7.2.23 First Sunday Life Together Rev. Katie Holicky, Assistant Rector Matthew 10:40-42
The word “welcome” appears six times in these four verses from Matthew and four times alone in this first sentence that Jesus speaks in this passage. So today, it seems like we are supposed to talk about welcome. Have you ever felt a good welcome? Like a really good welcome? (wait for answers) I have had a lot of great welcomes in my life, and some that have not been so great. The great ones have helped me feel joy, safety, love, healing and more.
My mom, Lynne, does a great welcome when we come home to Virginia. There are often new fresh sheets for us, some of the snacks she knows we love, great big hugs… lots of great big hugs. On a literally smaller scale our cats Ralph and Chaley (show picture of cats) welcome me whenever I come home from work. They rush to the door, not unlike dogs, mew and chatter, rub against my leg and express general joy that I am back home and general disgust that I would dare leave them for so long. And I love to welcome folks into our home too. I am always ready with a cold Spindrift seltzer and baked goods. We have even been known to keep an extra pair of slippers on hand for a friend who we know gets really cold feet. (show picture of slippers)
Being welcomed and welcoming is a big gift to us all. So I wonder… What does welcome mean to you? What does welcome look like to you? What does welcome feel like for you? (wait for responses)
Here in the Gospel of Matthew we find ourselves at the end of a section that is all about instructions. Instructions that help followers of Jesus to know just how to do the work that Jesus has taught us about (WBC, 471). We are reminded that God’s reign is different from that of the empire or the way of the world we live in. God welcomes all, listens to all, cherishes all, and invites us to do the same. When we receive those sharing the good news of God we extend the welcome of the reign of God. When we share what we have with others we welcome God’s reign into our lives and the life of the world in real and embodied ways. Real welcome is more than a sign on a door or words on a welcome mat. (picture of Episocpal church welcomes you sign)
But why do we really do this? What, beyond being told we are supposed to, inspires us to extend the welcome Jesus instructs us to? Because God welcomes us! We know as Christians, especially here at St. Paul’s, what it feels like to be welcomed, accepted and fully loved by God and we GET to share that with others. For me, it is probably one of the most important and relational parts of our faith.
Womanist Theologian Emilie Townes wrote; “The simple, basic acts of kindness we perform in genuine welcome of one another are all that God asks of us. We must look around us to see who is in need and then do something about it” (FOTW, 188). She goes on to say that, “In these four short verses, Jesus helps us to steer away from distorting others and ourselves through false dependencies, unreasonable expectations, and unjustified hopes” (FOTW, 190). We are brought through the complexity of our humanity into this instruction to simplicity and kindness that truly connects us to one another in the love and radical welcome of God. So, an authentic welcome contains a simplicity that is totally within our reach.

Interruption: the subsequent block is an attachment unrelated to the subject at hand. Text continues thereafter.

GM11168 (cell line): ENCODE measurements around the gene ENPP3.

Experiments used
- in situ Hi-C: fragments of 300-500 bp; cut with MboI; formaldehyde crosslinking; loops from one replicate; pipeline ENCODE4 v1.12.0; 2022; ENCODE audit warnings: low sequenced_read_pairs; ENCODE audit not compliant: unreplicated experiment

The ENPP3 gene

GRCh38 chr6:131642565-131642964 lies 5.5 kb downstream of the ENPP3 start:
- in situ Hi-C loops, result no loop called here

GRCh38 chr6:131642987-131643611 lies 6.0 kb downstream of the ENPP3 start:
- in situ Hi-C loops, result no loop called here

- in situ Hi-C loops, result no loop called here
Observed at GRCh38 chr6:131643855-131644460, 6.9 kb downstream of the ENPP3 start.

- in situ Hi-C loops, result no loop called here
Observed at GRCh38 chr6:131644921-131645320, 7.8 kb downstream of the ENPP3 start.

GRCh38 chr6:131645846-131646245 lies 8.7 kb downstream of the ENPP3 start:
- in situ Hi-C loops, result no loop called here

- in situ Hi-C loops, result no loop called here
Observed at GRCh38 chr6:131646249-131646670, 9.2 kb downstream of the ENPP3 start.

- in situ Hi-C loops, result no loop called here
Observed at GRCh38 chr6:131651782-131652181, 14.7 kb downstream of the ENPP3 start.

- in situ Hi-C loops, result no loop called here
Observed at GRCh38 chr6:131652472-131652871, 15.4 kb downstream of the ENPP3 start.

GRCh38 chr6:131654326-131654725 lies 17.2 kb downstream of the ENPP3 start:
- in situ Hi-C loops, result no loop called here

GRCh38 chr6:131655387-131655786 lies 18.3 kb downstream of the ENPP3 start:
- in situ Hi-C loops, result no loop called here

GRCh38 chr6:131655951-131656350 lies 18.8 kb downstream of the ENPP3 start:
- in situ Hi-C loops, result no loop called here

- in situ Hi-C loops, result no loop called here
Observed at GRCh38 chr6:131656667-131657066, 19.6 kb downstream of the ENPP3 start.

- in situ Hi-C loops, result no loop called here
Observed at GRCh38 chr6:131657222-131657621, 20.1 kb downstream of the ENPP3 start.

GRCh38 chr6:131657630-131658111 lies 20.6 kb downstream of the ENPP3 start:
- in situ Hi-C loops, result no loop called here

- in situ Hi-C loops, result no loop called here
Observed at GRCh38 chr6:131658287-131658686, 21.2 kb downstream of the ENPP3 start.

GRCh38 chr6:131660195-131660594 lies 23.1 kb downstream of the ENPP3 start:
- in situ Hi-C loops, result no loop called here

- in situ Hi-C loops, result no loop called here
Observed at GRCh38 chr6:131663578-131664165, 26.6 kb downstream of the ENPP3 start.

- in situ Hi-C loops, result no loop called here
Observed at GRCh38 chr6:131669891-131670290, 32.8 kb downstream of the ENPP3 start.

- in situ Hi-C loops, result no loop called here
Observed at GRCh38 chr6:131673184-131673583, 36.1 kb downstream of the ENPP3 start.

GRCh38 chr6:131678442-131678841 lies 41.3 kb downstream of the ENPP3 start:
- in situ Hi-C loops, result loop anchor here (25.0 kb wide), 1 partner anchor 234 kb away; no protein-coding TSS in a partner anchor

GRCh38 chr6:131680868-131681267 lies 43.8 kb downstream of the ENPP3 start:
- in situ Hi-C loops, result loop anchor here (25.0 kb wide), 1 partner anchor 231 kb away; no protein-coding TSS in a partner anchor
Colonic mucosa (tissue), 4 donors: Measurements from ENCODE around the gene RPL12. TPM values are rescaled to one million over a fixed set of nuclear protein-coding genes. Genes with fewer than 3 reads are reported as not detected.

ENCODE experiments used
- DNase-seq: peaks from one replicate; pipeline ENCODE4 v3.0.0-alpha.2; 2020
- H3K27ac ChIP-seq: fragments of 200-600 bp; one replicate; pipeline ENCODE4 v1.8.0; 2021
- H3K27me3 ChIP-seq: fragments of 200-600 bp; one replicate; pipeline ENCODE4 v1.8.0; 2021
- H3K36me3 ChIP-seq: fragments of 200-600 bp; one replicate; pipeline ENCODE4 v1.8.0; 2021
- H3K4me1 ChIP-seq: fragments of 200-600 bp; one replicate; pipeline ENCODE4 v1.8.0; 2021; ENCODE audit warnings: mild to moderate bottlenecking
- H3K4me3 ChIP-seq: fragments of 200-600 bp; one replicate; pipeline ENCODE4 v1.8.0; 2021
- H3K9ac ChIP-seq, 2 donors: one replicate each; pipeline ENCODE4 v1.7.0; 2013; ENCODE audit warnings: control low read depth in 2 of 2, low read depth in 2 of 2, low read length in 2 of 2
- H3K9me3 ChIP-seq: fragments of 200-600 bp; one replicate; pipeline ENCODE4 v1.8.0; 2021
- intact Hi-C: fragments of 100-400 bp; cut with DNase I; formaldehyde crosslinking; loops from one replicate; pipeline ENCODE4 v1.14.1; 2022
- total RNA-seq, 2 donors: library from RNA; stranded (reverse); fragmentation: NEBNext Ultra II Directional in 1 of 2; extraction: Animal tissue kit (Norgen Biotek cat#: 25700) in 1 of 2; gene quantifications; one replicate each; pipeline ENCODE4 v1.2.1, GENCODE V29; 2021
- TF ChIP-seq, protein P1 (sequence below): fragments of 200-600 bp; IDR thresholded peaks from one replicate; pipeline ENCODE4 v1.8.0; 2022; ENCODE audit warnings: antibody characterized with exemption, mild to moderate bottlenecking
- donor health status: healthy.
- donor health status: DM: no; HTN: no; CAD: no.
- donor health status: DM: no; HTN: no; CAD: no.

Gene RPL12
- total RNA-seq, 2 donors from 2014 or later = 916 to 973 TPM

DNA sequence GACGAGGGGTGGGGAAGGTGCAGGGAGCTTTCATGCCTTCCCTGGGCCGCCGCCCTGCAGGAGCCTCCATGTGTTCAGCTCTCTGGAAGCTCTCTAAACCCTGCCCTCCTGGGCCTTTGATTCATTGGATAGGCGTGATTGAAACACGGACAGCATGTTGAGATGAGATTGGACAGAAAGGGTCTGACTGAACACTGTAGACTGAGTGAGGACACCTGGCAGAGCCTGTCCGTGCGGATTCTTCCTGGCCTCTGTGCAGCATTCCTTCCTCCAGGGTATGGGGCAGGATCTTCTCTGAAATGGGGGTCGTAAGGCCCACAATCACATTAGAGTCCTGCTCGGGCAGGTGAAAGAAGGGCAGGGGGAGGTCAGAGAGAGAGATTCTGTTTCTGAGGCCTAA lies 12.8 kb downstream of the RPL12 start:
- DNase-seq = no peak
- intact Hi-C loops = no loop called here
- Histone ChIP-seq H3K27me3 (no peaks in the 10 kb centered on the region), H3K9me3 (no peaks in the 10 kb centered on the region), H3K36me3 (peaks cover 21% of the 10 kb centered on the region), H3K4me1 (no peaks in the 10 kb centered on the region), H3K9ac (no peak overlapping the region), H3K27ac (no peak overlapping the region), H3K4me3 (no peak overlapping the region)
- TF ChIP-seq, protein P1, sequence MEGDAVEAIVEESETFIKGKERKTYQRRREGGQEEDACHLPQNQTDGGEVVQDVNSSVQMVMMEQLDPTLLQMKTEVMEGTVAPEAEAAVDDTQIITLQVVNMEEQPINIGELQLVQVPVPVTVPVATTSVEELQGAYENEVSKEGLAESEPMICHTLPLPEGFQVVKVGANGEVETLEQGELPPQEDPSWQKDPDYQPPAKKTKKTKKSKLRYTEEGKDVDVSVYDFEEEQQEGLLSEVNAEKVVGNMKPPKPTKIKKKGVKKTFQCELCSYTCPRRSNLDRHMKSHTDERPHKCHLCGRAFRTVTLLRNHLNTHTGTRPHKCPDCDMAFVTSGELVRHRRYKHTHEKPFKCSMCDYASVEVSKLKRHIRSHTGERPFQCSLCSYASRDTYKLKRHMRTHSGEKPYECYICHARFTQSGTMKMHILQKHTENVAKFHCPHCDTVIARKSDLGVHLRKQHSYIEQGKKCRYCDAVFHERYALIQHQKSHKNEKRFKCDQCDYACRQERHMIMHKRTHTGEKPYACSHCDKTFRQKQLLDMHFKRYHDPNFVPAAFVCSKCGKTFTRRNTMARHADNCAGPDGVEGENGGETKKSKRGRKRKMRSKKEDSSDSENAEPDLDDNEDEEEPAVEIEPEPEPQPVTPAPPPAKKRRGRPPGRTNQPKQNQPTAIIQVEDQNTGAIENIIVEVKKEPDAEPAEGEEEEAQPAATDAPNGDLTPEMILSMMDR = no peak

Would you agree that welcome is also about compassion? (show compassion word cloud) Emilie Townes also says that, “Compassionate welcome means approaching each other through God. This is how we recognize that genuine human relationships emerge from putting grace-filled hospitality of God’s love at the center of our lives and at the center of all our relationships” (FOTW, 190). And so, to live into this welcome we must also acknowledge and address the ways we are part of systems and structures of oppression that cause folks harm and it might also mean that we need to acknowledge and address some of our own individual and collective modes of superficial welcome that aren’t actually steeped in God’s love (FOTW, 192).
You have been hearing a lot in the last months about Intergenerational Ministries. As head of these efforts I want to specifically highlight one way God is calling us to welcome one another and others in new and deepend ways. This growing mission in our own community is not just a reflection of the vibrant healthy church community of today, it is also the future of the church. We know that faith communities are declining in our nation. We also know that those who have more intergenerational points of connection are the ones that are doing more than surviving. They are thriving! (show picture)
Have you joined in an activity beyond First Sunday Worship? Maybe this was making s’mores, going to Wolfe’s Neck State Park, The Desert of Maine, maybe you have worked together to make flower arrangements for Lay Pastoral Visitors to deliver. If you have done any of these things… Did you feel Christian hospitality and so too the welcome Jesus calls us to? (wait for answers)
If you have yet to join in one of these offerings please know you are invited, you are welcome, and your presence is desired… in fact we long for it! We truly long to get to know one another in different ways, of course in our worship, and also in our outreach and fellowship… so let’s get to it!
So, having heard me say all of these things about welcome, let’s reflect together on what this means for our community…. What does it mean, look like, or feel like for us to be a welcoming community? (wait for answers) Let us with simplicity and authenticity keep practicing and grow our practice of welcome to the glory of God. May it be so! Resources: Feasting on the Word, Women’s Bible Commentary